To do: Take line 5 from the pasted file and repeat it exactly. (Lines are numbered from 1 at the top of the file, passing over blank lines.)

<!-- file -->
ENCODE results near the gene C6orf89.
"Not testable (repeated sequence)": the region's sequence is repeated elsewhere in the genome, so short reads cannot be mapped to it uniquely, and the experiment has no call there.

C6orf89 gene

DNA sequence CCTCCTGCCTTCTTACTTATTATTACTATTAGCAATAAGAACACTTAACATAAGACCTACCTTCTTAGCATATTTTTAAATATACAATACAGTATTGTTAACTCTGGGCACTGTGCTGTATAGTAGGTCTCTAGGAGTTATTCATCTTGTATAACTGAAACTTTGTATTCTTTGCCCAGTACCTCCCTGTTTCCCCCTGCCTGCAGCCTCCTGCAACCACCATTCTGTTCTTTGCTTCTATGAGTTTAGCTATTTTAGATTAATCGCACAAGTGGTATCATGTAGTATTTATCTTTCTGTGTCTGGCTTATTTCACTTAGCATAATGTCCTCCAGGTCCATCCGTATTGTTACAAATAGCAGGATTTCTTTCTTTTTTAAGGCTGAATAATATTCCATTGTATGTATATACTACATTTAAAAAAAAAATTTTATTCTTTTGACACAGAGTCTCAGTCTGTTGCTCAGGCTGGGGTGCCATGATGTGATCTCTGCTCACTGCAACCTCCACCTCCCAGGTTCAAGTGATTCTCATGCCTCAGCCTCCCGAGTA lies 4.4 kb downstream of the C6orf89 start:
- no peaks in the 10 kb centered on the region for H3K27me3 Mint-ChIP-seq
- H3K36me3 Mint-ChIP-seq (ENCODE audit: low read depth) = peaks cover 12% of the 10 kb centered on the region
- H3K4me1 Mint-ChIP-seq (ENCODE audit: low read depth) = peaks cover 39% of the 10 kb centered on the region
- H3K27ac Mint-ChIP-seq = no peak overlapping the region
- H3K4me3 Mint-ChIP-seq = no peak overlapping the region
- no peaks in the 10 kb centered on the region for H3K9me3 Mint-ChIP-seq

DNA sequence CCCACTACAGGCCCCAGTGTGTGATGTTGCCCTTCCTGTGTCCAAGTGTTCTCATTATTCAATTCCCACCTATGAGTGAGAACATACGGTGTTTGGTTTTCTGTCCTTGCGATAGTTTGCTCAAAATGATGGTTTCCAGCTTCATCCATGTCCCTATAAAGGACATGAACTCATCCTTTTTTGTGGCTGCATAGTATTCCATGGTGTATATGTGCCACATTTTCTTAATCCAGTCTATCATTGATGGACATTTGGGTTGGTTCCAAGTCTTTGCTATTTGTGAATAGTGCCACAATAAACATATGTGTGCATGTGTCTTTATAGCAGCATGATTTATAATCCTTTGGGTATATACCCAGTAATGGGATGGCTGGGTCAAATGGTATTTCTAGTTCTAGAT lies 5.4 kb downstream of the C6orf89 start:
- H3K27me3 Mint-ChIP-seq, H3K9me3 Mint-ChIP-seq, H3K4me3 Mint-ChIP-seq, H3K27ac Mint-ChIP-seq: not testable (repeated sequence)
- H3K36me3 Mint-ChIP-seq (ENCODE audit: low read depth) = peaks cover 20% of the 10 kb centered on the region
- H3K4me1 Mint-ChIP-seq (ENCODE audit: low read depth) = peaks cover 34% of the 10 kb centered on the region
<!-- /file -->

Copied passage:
- no peaks in the 10 kb centered on the region for H3K27me3 Mint-ChIP-seq